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Anxiety & Stress

Brain Health 101: Foods for Brain Power

Bowl of foods that support brain health. Concept of balanced nutrition for brain health

The reason that you are able to read the words before you is because fireworks of incalculable synchronic processes are happening in the 3-pound, pinkish-grey hunk of matter sitting in your skull right now.

The human brain is a masterpiece of biology, but like every other organic complex, it needs care and nourishment to stay in top shape. If you’re wondering what causes brain fog, or just want to improve your overall brain health, it is possible to lean on all sorts of organic matter, often in the form of  food and herbs, to give your brain the TLC it needs to operate smoothly, efficiently, and with longevity. 

Here, we’ll take a tour of the top foods and herbs for memory to support your mind so that it can function at its highest potential.

5 Foods That Boost Brain Power

Your brain is tasked with quite a heavy workload, and to handle it all you’ll need to recruit some powerhouse nutrients from each level of the food pyramid for sustenance.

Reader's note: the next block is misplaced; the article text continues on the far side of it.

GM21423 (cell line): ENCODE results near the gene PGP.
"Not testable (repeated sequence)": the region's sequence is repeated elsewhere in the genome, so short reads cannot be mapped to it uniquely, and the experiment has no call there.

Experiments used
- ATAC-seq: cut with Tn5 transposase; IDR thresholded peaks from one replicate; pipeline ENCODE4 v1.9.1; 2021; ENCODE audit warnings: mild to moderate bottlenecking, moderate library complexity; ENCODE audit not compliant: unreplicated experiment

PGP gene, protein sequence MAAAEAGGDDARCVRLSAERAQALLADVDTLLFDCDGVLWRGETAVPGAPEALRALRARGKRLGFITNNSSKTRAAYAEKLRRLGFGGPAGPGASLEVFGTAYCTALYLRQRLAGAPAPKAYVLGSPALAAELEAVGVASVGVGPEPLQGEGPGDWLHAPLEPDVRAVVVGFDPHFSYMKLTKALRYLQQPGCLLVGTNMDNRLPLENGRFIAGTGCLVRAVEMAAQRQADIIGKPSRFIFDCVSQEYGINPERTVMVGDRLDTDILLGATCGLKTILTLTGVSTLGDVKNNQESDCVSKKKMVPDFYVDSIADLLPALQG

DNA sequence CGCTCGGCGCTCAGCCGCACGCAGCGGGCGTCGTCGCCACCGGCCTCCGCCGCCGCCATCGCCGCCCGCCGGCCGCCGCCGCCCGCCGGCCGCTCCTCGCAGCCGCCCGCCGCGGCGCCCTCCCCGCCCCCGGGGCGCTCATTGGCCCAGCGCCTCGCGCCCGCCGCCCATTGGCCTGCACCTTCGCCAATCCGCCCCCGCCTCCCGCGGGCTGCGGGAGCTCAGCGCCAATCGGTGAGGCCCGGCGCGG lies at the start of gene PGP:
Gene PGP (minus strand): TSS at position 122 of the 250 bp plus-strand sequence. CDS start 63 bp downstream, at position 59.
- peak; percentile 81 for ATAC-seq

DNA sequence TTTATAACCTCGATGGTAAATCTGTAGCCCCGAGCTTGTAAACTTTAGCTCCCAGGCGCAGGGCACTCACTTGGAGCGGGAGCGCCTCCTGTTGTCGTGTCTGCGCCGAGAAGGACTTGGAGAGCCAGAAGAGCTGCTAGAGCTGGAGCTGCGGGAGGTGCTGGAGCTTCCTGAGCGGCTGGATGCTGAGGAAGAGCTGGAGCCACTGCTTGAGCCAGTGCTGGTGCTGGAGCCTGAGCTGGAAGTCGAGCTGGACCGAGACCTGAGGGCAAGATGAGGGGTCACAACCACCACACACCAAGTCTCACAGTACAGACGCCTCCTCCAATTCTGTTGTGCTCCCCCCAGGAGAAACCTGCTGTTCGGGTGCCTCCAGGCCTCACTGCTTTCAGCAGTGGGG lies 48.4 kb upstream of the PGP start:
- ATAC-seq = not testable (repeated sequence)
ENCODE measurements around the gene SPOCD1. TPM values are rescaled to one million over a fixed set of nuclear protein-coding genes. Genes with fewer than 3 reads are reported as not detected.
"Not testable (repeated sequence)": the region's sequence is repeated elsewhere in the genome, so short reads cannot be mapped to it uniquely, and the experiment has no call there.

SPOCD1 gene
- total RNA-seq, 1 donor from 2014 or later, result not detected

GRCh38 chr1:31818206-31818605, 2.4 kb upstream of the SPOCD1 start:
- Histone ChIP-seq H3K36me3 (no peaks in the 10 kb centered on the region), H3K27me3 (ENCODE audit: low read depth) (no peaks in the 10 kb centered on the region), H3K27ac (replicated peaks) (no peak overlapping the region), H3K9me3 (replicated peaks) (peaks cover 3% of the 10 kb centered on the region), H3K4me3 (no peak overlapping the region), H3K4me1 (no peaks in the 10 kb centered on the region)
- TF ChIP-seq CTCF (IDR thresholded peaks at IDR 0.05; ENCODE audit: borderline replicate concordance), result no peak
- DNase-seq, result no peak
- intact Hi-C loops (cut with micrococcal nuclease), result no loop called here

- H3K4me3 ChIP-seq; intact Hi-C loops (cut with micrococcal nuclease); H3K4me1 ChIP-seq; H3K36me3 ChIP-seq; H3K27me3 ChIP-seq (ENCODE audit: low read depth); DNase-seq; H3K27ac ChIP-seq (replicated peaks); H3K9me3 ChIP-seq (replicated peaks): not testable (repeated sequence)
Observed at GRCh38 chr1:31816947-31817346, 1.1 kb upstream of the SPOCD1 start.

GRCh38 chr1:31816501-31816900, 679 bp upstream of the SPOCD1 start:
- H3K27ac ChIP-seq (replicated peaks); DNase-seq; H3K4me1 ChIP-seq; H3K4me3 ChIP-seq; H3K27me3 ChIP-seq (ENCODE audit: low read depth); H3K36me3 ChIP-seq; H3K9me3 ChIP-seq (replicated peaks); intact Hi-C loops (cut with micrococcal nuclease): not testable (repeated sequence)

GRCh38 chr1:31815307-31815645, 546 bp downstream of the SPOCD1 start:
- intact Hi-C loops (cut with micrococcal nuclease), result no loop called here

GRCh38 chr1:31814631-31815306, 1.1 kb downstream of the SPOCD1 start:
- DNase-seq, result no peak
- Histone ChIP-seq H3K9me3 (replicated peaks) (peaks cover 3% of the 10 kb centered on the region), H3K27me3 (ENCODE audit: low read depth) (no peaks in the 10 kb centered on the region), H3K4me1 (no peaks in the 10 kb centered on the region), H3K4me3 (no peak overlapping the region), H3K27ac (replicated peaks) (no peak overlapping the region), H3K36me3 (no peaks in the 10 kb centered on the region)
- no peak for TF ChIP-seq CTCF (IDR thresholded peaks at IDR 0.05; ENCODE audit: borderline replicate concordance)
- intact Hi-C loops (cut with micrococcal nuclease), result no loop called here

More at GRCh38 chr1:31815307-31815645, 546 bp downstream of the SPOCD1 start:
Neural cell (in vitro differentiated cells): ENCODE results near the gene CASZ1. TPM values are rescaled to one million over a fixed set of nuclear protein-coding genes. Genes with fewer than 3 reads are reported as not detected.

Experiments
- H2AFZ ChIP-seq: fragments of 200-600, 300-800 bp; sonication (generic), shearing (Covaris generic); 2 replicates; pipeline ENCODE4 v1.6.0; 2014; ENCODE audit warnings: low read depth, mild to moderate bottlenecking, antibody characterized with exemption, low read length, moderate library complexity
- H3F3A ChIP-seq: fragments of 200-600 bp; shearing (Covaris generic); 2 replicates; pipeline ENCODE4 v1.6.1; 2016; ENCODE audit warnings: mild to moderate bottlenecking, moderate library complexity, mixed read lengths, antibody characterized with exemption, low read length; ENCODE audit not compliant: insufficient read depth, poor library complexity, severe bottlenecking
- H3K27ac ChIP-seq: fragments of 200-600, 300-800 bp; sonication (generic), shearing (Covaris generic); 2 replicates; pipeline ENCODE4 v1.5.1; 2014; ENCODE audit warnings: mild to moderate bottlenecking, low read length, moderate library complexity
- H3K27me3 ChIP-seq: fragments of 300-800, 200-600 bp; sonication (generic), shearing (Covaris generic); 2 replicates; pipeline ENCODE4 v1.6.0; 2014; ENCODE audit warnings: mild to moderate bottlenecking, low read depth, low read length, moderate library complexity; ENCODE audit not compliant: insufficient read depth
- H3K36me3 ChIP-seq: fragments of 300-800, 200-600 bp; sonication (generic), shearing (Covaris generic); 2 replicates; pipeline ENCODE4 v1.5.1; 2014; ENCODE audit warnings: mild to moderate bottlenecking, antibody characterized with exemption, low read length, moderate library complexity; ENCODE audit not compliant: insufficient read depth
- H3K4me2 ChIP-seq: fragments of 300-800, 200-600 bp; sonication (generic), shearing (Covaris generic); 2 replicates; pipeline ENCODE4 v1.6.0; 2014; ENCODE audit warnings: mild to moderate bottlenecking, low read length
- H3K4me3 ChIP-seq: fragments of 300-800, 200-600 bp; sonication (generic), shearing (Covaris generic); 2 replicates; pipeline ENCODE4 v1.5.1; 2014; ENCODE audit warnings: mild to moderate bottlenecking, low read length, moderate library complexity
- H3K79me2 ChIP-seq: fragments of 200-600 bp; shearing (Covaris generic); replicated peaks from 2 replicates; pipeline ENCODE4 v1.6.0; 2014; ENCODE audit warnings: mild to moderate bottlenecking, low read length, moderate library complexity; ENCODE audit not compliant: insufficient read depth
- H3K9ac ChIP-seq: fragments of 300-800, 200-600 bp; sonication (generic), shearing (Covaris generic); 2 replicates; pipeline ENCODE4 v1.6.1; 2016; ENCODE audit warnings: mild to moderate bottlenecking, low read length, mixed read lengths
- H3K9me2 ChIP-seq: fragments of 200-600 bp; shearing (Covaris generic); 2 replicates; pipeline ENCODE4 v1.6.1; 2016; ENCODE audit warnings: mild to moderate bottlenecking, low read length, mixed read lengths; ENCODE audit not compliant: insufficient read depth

Below are the top 5 best types of food for brain power to support core neurological functions like memory, mood, and focus, as well as a healthy central nervous system.

Brain Food #1: Fatty fish

Your brain is a complex masterwork of cells, chemicals, and electrical signals that all need to fire efficiently for optimal cognitive function. Further, certain foods can affect your brain cells’ performance. 

For example, saturated fats and cholesterol have been shown to cause an accumulation of plaque between neurons, which can impede memory and even result in long-term neurodegeneration associated with dementia and Alzheimer’s.1

One of the best nutrients for warding off this brain gunk and supporting your memory functions is omega-3 fatty acids. Omega-3s constitute half of the fat in your brain, and they’re a major component of many kinds of seafood, making it relatively easy to get your daily dose of fatty nutrients.2